• Example: User-defined Catalog Table Indexes. Since The Big Question is why does each index exist, the need for documentation should be obvious. Oddly, almost no DBA seems to have implemented the COMMENT ON INDEX statement in order to do this. Using COMMENT ON has additional advantages: one simple way of reporting index use would be to join SysIndexes, SysPackDep, and SysPlanDep tables in order to create cross references of where indexes are used … and why. One report could show where indexes are used … and not used. For example, if an index was specifically developed for “INDEX-ONLY ACCESS TO ACCOUNT INFORMATION” but is not used in any package or plan, then it becomes a candidate for review (maybe leading to an SQL review). Similarly, if a five-column index appears in multiple EXPLAIN rows but the highest Match Columns value is 2, then further review may be necessary. Health checks can assist in your analysis of indexes. (See Part 1 of this presentation.) Some example health checks would be to report indexes: Referential Integrity relationships For tables having more than “n” indexes Indexes with no references in any plan or package (RI !) Defined as CLUSTER but with poor Cluster% With low cardinality for first key column With FULLKEYCARD &lt; 1% of Table cardinality
  • Here, the environment allows (or requires) that long-running batch jobs (scripts) process while on-line applications are either down, unavailable, or in a period of low-activity. In this way some batch jobs can get the exclusive use of resources that they need. One example would be a payroll application that must prohibit access during pay calculations. The issue that many companies are experiencing is that their on-line day is getting longer, either because the organization is becoming international or because they communicate and trade information with other firms whose scope is international. Another similar issue is when the amount of work being processed in the batch cycle is increasing, thereby lengthening the cycle.
  • If the goal is to shorten the batch cycle, then one possibility is to consider “elapsed time” as a constraint and do resource constraint analysis. Before doing that, however, use your scheduling tool (or some other method) to review batch cycle times historically. Attempt to determine which jobs or portions of the cycle have been running longer, and analyze if this trend is data volume-related. If so, then your only alternative (short of finding lots of SQL that needs fixing) may be to acquire resources in the form of additional CPUs, memory or DASD. If you believe that you can tune the DB2-related portions of the batch cycle, review the resource constraints and determine if there is unused CPU, memory, or DASD available. If so, you may be able to “trade off” these resources in order to shorten elapsed times. Some possibilities include implementing a form of parallelism and partitioning (or re-partitioning) tables. It is also possible that you may discover plans and packages having excessive Wait times that you can reduce.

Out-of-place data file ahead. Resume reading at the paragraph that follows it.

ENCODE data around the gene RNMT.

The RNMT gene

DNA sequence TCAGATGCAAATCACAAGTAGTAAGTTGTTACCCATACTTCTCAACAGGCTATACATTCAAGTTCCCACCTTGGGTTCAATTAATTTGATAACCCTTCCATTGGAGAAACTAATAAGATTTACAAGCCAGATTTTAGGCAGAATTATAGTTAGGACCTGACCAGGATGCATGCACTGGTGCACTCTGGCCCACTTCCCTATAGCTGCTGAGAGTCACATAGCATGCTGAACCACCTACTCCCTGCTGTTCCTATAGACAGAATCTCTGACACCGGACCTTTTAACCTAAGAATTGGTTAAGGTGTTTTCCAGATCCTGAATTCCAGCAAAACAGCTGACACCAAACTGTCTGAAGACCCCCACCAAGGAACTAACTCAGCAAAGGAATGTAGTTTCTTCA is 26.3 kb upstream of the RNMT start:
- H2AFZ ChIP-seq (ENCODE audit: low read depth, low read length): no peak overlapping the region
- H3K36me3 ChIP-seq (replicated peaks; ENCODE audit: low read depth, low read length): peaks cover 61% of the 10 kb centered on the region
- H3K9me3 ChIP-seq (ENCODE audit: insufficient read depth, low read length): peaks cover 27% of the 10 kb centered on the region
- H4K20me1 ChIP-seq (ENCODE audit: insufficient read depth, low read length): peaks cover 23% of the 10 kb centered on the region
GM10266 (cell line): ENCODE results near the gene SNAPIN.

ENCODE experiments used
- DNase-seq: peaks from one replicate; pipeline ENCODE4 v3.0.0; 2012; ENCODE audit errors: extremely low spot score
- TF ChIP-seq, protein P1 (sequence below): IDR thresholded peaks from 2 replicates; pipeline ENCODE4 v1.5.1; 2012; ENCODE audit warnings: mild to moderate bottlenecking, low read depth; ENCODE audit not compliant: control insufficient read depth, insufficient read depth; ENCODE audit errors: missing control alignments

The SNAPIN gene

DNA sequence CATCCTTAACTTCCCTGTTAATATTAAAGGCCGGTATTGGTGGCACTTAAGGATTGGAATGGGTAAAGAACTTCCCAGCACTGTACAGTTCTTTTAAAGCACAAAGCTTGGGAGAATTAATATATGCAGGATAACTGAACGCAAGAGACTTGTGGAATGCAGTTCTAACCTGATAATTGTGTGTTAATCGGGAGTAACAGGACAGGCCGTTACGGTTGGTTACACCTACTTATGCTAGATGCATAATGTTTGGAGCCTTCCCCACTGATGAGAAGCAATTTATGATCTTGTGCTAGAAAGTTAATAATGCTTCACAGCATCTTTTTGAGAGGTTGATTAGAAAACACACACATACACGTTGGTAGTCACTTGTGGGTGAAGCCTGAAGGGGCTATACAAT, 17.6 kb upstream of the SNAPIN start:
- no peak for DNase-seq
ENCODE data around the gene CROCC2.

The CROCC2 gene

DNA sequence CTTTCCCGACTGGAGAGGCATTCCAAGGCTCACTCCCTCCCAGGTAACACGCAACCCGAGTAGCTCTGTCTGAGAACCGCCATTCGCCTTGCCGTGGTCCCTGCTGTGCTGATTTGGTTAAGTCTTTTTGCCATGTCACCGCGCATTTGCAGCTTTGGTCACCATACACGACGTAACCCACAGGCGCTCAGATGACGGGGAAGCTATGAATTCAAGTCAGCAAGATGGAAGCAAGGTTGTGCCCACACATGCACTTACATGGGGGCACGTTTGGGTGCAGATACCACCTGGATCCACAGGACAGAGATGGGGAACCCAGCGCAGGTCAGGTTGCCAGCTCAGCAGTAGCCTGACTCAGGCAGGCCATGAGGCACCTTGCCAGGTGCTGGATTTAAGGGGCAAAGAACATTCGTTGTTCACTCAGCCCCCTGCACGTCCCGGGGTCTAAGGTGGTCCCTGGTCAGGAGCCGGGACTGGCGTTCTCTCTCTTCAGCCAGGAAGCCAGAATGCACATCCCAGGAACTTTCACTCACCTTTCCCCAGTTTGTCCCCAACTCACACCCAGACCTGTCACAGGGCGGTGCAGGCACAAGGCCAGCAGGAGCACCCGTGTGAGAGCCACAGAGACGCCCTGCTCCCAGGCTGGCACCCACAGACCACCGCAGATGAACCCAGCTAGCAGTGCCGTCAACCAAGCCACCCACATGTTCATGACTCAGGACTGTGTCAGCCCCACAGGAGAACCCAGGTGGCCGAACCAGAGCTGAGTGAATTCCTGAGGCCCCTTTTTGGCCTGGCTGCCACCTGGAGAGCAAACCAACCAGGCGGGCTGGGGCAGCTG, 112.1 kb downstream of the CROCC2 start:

• VLDB Environment. Surrogate Keys (Lawson) “… typically means that performance was not seriously considered.” In cases where you require a LOT of rows from a table, DB2 performs best when it can pre-fetch data (asynchronously from you). This requires that your SQL statement can be coded so DB2 determines that prefetch of data will be efficient. This means that tables should be processed in clustering sequence, and indexes in key sequence (thus invoking sequential prefetch or list prefetch). If not, and DB2 chooses a non-cluster index in an access path, you may possibly be processing table rows by “bouncing” semi-randomly from one page to another in the pageset. This happens frequently in database designs that include a lot of surrogate keys without use of natural keys for clustering or partitioning. The result: queries experience a lot of waits for synchronous I/Os, usually against tablespace pagesets.